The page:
A panel set up by the Government to seek people's views on the constitution says its biggest challenge is that many do not even know what a constitution is.
The 12 panel members, including former politicians, academics and community leaders, are tasked with finding out how the public wants New Zealand to be run in the future.
A constitution is the set of rules that determines how a country is governed.
New Zealand is one of just three nations, including Israel and the United Kingdom, which doesn't have its constitution written down in a single document.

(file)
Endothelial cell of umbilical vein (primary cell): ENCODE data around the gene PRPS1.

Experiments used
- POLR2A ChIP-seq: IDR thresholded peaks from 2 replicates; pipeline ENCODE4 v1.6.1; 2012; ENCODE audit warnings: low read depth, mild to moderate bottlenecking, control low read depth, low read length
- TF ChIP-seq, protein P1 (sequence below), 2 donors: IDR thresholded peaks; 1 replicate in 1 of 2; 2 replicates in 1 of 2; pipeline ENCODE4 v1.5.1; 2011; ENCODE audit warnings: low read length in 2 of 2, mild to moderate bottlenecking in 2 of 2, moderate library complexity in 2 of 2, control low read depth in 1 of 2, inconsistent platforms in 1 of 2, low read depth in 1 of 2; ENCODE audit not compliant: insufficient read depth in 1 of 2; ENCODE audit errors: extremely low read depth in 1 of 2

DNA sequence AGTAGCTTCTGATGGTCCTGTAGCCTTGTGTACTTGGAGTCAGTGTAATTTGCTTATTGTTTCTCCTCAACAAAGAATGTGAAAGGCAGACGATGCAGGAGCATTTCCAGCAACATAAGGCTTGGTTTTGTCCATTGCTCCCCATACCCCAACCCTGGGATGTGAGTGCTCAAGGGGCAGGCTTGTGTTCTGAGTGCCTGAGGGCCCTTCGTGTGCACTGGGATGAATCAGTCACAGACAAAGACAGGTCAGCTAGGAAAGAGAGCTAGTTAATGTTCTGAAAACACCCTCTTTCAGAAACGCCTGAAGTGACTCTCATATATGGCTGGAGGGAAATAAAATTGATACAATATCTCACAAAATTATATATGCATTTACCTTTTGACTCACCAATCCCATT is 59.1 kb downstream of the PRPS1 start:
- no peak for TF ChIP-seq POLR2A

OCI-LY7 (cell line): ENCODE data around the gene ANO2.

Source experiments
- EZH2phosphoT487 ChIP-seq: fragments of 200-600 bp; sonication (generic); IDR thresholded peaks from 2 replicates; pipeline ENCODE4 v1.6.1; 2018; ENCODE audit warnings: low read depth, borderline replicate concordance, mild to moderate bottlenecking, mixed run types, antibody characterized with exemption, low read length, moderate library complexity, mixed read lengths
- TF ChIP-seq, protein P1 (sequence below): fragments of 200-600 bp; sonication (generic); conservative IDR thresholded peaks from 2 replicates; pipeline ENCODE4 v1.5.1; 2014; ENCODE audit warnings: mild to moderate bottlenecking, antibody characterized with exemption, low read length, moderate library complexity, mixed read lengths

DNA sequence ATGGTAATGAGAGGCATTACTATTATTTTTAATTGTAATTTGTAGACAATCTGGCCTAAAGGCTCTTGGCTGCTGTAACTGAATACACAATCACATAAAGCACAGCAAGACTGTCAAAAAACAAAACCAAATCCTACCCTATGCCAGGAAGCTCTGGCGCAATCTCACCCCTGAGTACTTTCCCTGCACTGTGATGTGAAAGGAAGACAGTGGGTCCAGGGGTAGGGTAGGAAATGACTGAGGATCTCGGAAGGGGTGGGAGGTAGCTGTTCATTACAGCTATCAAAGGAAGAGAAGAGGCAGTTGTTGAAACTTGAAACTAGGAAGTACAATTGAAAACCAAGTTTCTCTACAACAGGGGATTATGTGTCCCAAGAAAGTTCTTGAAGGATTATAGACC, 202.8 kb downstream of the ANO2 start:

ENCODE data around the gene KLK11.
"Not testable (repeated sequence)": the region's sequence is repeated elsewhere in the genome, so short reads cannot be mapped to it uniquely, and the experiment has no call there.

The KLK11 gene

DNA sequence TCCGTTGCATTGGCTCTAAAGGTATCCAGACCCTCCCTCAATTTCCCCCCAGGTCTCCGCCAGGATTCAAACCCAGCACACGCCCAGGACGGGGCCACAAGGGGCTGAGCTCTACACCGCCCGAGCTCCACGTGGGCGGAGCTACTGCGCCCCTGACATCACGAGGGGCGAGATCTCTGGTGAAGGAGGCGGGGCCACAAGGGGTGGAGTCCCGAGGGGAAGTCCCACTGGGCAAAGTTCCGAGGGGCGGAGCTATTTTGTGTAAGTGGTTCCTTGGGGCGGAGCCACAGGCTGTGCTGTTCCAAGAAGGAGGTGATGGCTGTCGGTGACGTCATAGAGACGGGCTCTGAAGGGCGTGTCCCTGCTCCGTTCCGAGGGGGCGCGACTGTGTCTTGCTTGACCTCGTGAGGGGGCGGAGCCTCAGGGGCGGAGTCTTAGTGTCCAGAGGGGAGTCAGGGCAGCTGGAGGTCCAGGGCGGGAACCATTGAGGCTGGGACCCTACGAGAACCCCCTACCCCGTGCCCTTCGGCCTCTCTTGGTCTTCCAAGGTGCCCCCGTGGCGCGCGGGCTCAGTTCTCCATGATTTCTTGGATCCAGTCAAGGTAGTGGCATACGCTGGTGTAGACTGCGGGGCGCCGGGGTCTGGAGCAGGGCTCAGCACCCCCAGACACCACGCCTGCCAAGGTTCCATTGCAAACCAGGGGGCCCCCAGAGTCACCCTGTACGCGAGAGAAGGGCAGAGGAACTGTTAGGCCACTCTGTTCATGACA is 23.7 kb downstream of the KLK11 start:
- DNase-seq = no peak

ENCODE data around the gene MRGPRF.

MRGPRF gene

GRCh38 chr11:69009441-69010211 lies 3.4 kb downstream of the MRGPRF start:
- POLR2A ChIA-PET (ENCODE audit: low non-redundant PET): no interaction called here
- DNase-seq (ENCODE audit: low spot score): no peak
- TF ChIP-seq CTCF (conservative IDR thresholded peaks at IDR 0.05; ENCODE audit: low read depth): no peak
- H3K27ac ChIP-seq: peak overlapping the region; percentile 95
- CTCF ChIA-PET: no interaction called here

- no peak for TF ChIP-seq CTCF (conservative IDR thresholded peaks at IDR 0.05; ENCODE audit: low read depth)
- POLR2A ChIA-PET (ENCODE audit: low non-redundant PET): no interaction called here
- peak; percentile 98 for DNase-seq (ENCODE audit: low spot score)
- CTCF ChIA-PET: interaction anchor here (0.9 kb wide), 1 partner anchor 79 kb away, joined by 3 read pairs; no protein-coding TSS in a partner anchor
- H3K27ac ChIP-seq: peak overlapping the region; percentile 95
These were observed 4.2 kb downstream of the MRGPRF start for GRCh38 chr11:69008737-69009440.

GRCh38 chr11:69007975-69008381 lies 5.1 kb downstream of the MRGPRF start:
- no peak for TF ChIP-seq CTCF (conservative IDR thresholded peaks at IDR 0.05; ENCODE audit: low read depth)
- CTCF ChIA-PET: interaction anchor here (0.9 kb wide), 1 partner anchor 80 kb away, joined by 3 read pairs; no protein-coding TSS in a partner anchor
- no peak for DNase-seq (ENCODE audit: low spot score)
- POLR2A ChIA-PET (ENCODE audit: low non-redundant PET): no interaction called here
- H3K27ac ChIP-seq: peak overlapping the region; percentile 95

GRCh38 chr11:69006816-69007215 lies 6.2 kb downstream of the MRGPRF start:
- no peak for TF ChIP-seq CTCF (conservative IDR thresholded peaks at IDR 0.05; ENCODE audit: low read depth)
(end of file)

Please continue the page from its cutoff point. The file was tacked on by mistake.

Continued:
Instead, the rules are spread across the Bill of Rights Act, the Constitutional Act, and the Treaty of Waitangi.
The panel has a wide mandate - it has to find out what people think about human rights, about the Treaty of Waitangi and whether there should be a written constitution.
It also wants to know how often elections should be held, how many MPs should be elected and whether Maori should get special seats in Parliament.
Panel co-chair Sir Tipene O'Regan says a large part of its role will be educating the public and he will try to engage people with relevant questions.
Sir Michael Cullen, another panellist and former deputy prime minister, says they are simply driving the conversation, not pushing any agenda.
New Zealanders have until 1 July this year to share their opinions with the panel and can do so by post, email or online.